Impeccable Diction – Dylan Thomas Reading Fern Hill

Diction is articulation of consonant sounds. Consonants make speech clear, crisp and intelligible. I am so grateful to Arthur Lessac of The Lessac Institute for the training in diction he gave me. I realize that my speech is very easy for listeners to understand because of the Lessac Method I know and teach.

Not many people in today’s world speak with impeccable diction, so when I hear good diction, I pay attention. Last week, while driving around town, listening to the local classical radio station, I heard a recording of Dylan Thomas reading his poem Fern Hill. This audio was recorded at Carnegie Hall’s 3rd floor recording studio in 1952.

Not only is Dylan Thomas’s voice arresting and dramatic, but his diction is impeccable! I have rarely heard someone who was not trained by Lessac speak with such perfect diction. Listen to this recording and take note how every consonant is articulated clearly. Notice you can understand every word as he reads.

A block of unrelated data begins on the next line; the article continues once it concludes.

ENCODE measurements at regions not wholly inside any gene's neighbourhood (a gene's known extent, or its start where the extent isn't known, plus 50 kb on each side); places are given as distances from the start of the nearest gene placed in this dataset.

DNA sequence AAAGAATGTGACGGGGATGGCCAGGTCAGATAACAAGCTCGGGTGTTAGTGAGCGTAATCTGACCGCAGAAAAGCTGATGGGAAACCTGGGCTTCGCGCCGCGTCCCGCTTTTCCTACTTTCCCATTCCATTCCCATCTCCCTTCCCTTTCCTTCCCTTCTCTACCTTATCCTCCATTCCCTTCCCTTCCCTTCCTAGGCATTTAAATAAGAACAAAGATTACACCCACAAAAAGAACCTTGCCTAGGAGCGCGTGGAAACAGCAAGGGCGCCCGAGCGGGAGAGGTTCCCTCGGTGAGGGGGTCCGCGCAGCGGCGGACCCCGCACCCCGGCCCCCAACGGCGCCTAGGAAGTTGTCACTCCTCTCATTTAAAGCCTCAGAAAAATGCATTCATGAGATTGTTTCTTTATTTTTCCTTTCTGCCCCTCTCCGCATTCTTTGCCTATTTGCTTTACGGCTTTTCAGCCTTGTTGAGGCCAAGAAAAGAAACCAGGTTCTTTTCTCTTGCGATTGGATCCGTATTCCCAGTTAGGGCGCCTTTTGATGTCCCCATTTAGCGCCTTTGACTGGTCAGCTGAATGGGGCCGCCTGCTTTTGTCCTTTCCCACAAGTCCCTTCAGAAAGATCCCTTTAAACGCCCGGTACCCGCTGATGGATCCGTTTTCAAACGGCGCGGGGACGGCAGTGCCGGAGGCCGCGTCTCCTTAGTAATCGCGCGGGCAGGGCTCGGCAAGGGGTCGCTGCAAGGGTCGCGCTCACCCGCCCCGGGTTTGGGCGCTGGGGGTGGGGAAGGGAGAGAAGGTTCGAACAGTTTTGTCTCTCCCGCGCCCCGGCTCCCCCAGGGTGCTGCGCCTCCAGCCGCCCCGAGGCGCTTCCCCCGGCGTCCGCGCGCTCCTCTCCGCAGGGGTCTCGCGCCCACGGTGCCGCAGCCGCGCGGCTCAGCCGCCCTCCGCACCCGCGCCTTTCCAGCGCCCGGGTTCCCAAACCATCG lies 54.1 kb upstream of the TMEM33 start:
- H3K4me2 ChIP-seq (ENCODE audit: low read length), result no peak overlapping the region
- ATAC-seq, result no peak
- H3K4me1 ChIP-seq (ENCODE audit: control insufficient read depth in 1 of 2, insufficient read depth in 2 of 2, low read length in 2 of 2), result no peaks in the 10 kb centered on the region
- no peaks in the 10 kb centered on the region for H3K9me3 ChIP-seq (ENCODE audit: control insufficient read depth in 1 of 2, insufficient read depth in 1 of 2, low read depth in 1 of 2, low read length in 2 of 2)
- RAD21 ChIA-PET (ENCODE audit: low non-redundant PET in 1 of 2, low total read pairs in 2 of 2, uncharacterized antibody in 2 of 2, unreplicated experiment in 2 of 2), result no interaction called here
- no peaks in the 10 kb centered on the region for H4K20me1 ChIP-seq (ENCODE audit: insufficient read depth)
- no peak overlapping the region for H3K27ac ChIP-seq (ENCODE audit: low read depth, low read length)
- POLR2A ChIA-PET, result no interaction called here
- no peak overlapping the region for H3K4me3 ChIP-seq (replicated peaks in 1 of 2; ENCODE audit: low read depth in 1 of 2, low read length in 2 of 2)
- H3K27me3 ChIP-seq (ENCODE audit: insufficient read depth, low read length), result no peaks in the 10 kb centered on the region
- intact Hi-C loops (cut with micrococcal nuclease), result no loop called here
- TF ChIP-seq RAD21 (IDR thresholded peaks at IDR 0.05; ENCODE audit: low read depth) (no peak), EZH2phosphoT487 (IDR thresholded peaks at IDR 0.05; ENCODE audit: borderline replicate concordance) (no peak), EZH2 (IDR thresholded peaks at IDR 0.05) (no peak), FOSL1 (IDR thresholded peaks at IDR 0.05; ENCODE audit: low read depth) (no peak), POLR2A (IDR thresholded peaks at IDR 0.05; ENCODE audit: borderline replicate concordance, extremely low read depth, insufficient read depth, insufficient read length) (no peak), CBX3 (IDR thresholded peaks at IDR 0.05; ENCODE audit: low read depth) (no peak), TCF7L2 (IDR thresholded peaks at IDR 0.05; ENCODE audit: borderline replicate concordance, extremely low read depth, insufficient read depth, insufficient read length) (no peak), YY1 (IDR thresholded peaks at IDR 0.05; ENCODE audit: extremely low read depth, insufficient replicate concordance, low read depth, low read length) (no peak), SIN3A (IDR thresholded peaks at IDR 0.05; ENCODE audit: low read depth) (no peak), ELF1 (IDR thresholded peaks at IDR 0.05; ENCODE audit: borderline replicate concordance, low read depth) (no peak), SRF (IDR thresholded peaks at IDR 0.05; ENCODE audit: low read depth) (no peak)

While his style is overly dramatic for modern speech, his diction provides a great pronunciation lesson.  If you want to develop better diction, get a copy of the poem Fern Hill, listen a few times to Thomas read, and then practice reading aloud articulating the consonants as he does.

Dylan Thomas Reads Fern Hill

If you are a native English speaker who has been accused of mumbling, practice reading Fern Hill. If you are a non-native English speaker, do the same. If you’d like to learn better diction for clear speaking or for accent reduction, please reach out to me by phone or email.


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